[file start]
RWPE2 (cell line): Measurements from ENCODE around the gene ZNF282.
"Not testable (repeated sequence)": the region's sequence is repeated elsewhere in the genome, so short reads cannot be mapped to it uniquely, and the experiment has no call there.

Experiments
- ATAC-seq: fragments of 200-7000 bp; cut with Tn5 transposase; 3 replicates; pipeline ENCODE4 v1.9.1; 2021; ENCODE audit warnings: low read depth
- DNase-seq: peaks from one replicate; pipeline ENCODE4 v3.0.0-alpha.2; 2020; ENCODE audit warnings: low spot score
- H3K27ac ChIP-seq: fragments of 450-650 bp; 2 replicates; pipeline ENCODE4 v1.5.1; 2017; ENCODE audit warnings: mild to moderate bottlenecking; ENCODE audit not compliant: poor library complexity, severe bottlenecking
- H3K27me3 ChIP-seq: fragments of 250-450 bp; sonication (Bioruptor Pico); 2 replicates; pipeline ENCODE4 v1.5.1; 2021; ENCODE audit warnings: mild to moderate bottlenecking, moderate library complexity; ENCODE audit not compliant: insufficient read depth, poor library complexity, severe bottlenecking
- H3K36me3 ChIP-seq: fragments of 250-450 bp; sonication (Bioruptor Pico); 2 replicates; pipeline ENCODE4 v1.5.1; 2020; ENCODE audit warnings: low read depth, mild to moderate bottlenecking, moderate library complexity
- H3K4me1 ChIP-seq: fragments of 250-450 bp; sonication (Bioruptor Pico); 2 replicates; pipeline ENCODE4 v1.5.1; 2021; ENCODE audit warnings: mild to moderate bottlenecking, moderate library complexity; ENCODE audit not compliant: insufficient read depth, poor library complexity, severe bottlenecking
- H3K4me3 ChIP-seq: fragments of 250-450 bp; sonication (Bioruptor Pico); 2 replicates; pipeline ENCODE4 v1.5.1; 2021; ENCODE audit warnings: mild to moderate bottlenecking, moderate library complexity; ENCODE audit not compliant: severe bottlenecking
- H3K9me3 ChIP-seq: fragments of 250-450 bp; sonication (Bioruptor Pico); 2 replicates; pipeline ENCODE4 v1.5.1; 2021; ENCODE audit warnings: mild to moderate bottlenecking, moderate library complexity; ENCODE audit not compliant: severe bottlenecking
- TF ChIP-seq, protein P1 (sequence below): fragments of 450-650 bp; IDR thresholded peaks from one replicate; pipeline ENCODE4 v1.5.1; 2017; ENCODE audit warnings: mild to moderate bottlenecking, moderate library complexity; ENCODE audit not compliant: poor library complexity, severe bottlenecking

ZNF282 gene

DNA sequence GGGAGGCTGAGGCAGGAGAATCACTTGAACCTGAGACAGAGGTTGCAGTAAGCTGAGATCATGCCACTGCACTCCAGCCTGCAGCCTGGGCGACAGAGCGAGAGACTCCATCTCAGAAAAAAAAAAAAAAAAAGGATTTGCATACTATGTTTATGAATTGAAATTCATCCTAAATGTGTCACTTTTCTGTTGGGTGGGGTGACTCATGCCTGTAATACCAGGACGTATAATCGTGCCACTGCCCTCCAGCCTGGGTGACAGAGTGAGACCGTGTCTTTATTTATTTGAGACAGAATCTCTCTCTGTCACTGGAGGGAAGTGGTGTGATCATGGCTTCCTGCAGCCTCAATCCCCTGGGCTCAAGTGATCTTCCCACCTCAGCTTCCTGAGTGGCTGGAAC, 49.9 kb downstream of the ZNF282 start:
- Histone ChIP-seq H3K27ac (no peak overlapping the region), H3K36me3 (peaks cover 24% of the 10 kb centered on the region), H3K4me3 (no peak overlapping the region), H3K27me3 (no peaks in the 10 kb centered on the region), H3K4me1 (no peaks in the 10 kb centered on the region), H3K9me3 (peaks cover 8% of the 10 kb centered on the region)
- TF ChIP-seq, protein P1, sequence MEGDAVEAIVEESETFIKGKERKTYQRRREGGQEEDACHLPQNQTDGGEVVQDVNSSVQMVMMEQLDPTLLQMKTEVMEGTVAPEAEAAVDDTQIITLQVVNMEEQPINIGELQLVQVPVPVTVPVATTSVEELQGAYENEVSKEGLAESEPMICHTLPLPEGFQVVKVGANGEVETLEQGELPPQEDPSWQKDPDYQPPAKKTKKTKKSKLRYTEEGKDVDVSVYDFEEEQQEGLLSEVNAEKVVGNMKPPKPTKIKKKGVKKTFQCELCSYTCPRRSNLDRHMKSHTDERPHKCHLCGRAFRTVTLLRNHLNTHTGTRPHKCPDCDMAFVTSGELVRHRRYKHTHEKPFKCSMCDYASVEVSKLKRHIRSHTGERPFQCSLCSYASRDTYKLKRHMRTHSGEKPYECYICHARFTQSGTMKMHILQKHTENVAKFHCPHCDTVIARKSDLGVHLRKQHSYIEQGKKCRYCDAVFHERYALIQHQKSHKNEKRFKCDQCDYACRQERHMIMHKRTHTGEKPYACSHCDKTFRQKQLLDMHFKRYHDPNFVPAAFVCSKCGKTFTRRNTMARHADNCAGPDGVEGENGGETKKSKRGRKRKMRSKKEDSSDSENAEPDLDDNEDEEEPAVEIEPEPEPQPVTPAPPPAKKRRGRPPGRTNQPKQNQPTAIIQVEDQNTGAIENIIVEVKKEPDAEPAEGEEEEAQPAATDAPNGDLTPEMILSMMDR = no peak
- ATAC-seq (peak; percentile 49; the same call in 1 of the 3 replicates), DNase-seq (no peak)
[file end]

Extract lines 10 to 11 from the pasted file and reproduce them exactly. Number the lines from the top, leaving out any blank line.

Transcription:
- H3K4me3 ChIP-seq: fragments of 250-450 bp; sonication (Bioruptor Pico); 2 replicates; pipeline ENCODE4 v1.5.1; 2021; ENCODE audit warnings: mild to moderate bottlenecking, moderate library complexity; ENCODE audit not compliant: severe bottlenecking
- H3K9me3 ChIP-seq: fragments of 250-450 bp; sonication (Bioruptor Pico); 2 replicates; pipeline ENCODE4 v1.5.1; 2021; ENCODE audit warnings: mild to moderate bottlenecking, moderate library complexity; ENCODE audit not compliant: severe bottlenecking